Whether you're traveling to Paris to see the Eiffel Tower for the first time or you've visited it dozens of times, it's important to know the right way to approach this famous landmark. Here are some tips to get the most out of your trip.
Whether you're visiting the Eiffel Tower, or you're in the city for a few days, you may be wondering where to find free WiFi. The city of Paris has 260 free Wi-Fi hotspots, mostly located in parks and gardens, but also in cafes, museums and even in public buildings.
While most hotels in the city offer free wireless Internet service, you may not get a great connection. If you're staying in an apartment, you'll need to check with the landlord.
You'll also find free Wi-Fi in many of the metro stations, which are a convenient way to stay connected while in the city. If you're in Paris, it's easy to download a map of the city so you don't get lost.
Taking pictures when visiting Eiffel Tower is not just fun. It can also be a good idea to get some long exposure shots of the city lights. The only downside is that the Eiffel Tower is copyrighted. Therefore, you are likely to get a fee for using the photos, especially if you're doing it professionally.
The night time lights of the Eiffel Tower are a unique feature. The lights are attached to the tower and blink for five minutes every hour from dusk until 1 am. This lighting is a work of art, and is protected by copyright. The light show was created by an artist in 1985.
Taking a tour
Taking a tour of Eiffel Tower is a great way to see Paris. This tower is the tallest structure in the world, and has a history as a symbol of French technological prowess. The tower is located on the Champ de Mars in the 7th arrondissement of Paris.
The Tower has three observation levels. The first floor has rotating exhibitions, a cinema projection, a children's play area, and dining options. The second floor has a large observation deck and several gift shops. There is also a Macaron bar and a Michelin starred Jules Verne restaurant.
The stairs to the tower can be a workout. There are 669 steps to the summit, and 341 to the second floor. A staircase ticket can be purchased seven days in advance.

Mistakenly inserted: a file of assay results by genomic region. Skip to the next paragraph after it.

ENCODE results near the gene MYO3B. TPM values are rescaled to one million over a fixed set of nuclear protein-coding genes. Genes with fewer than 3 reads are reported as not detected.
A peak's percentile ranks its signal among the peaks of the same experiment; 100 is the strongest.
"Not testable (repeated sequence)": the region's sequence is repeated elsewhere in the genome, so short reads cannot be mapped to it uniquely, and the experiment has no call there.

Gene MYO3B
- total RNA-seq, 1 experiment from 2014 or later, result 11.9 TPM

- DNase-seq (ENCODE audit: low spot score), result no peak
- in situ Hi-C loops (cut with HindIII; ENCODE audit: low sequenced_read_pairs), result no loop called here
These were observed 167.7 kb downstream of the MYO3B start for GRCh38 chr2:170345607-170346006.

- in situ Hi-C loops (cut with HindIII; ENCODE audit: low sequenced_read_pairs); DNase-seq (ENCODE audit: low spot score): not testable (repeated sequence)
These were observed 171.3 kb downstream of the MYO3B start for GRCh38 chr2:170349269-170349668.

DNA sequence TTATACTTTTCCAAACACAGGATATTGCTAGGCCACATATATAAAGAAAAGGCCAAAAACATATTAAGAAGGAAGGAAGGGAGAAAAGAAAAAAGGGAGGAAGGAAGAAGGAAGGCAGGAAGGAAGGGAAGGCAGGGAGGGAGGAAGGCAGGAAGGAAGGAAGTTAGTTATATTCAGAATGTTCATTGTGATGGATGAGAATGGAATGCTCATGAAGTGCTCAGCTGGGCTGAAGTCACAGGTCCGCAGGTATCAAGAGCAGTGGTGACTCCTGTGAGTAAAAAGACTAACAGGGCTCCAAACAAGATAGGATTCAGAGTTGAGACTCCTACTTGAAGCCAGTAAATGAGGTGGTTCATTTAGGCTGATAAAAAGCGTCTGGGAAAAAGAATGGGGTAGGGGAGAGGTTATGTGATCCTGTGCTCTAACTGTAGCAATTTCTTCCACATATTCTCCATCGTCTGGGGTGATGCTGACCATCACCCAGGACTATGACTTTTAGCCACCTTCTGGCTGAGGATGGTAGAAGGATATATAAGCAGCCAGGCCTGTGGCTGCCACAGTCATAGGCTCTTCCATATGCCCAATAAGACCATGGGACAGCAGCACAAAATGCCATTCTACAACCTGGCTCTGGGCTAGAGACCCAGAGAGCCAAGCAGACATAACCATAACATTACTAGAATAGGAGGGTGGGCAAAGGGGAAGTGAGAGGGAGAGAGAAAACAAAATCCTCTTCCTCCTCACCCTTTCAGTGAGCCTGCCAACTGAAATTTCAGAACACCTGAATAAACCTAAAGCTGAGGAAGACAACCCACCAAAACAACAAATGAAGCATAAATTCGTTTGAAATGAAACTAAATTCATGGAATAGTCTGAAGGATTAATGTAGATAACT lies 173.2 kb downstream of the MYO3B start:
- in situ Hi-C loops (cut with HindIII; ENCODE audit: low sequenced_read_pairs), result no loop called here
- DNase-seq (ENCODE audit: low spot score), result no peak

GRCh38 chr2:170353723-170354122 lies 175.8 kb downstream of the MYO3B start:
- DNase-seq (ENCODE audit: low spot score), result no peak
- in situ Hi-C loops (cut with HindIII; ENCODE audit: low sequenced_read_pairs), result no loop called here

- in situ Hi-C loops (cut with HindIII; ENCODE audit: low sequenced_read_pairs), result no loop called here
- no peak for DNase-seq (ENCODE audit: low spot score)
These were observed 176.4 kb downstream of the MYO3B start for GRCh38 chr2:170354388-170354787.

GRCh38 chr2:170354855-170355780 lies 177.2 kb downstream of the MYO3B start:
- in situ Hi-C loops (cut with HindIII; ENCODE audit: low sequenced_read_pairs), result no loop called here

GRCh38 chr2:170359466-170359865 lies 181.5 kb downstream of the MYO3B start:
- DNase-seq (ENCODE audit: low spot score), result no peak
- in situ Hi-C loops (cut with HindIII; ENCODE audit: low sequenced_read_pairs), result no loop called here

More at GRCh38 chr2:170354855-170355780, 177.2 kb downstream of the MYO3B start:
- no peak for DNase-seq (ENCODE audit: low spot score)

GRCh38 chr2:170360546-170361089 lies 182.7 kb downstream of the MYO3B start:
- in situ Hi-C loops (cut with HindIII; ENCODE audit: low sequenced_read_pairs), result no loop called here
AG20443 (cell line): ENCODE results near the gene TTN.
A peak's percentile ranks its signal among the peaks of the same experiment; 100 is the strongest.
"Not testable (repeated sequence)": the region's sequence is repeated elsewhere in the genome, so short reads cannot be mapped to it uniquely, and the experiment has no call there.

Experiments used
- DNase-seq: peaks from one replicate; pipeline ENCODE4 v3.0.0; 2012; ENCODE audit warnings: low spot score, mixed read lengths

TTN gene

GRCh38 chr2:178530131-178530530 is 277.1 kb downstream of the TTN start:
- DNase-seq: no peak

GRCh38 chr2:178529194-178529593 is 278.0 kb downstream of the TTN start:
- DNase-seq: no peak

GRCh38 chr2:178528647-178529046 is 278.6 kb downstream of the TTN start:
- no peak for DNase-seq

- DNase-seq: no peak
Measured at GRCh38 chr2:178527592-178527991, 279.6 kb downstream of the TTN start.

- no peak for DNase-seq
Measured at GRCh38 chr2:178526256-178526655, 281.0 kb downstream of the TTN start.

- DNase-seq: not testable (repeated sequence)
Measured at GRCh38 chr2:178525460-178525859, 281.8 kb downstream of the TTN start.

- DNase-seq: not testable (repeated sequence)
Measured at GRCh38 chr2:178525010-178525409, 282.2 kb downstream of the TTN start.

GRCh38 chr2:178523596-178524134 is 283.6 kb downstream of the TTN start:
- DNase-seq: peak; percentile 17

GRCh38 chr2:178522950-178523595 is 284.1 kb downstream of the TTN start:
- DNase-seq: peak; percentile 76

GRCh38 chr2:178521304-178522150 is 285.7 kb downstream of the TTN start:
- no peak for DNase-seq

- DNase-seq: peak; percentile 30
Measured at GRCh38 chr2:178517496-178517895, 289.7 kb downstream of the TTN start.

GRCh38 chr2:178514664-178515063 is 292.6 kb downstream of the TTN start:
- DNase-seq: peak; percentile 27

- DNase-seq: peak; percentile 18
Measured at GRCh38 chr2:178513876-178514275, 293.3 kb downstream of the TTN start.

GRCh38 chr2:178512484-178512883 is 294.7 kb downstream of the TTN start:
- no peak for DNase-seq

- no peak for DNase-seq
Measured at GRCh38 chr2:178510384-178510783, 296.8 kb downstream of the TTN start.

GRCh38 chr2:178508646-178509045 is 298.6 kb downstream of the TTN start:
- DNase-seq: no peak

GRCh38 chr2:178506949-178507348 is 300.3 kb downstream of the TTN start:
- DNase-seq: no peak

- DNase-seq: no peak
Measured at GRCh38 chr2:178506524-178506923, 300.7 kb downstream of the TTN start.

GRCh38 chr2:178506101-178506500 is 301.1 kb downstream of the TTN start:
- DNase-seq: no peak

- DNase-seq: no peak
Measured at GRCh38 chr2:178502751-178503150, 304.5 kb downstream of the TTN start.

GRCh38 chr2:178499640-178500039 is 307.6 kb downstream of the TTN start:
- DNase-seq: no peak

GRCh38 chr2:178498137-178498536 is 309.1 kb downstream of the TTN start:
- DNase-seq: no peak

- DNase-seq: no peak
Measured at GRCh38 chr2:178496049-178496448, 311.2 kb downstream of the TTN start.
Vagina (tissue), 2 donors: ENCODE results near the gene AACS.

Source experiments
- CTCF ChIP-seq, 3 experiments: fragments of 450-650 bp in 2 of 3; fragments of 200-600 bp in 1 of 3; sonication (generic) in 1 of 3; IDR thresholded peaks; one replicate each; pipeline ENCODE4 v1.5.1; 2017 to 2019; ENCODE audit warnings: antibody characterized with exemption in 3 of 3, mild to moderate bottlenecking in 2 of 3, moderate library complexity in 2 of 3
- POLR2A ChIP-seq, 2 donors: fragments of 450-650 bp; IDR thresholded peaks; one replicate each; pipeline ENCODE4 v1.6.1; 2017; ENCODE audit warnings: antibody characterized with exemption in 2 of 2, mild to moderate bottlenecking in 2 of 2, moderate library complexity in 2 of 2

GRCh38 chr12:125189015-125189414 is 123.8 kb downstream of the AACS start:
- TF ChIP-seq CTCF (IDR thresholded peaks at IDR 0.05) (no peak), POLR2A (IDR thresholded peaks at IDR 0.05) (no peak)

Taking a cruise on the Seine
Taking a cruise on the Seine after visiting the Eiffel Tower is an excellent way to see some of Paris' most famous sights. The river has been a vital part of the development and construction of Paris, and it is a wonderful way to get a taste of the city from a different perspective. Choosing the right tour can be tricky, so it is helpful to look for reviews of sightseeing cruises online.
There are two main types of boat tours on the Seine. These are the Bateaux de Paris and the Bateaux Parisiens. Both offer similar boat tours, but the Bateaux Parisiens have a larger fleet of medium-sized boats. They also have a special glass-canopy boat that offers panoramic views of Paris.
Taking a priority ticket
Taking a priority ticket when visiting the Eiffel Tower will save you a considerable amount of time. You can avoid long queues to purchase tickets and go straight up to the second floor for spectacular views of Paris.
Taking a guided tour is also a good way to see the site, especially if you're a first-time visitor. However, you should only take this route if you are able to book a tour in advance.
You should not consider buying tickets at the gate. You may be asked for proof of reservation, and you may not be allowed to use the lifts unless you have a ticket. You can also buy tickets online. These can be a bit more expensive, but they save you the hassle of standing in line.
Taking a two-in-one tour with the Louvre
Taking a two-in-one tour with the Louvre can be a fun and memorable experience. You can start your day by getting a glimpse of the most famous artwork in the world, and then enjoy a relaxing break in Tuileries Garden.
While you are at the Louvre, be sure to try some of the museum's cafes. There are plenty of them, and most are located near the main entrance to the museum.
You should also check out the museum's map. It's available in an information kiosk in the central hall of the Louvre. The map features four floor plans and a QR code that points you to a handful of Louvre landmarks.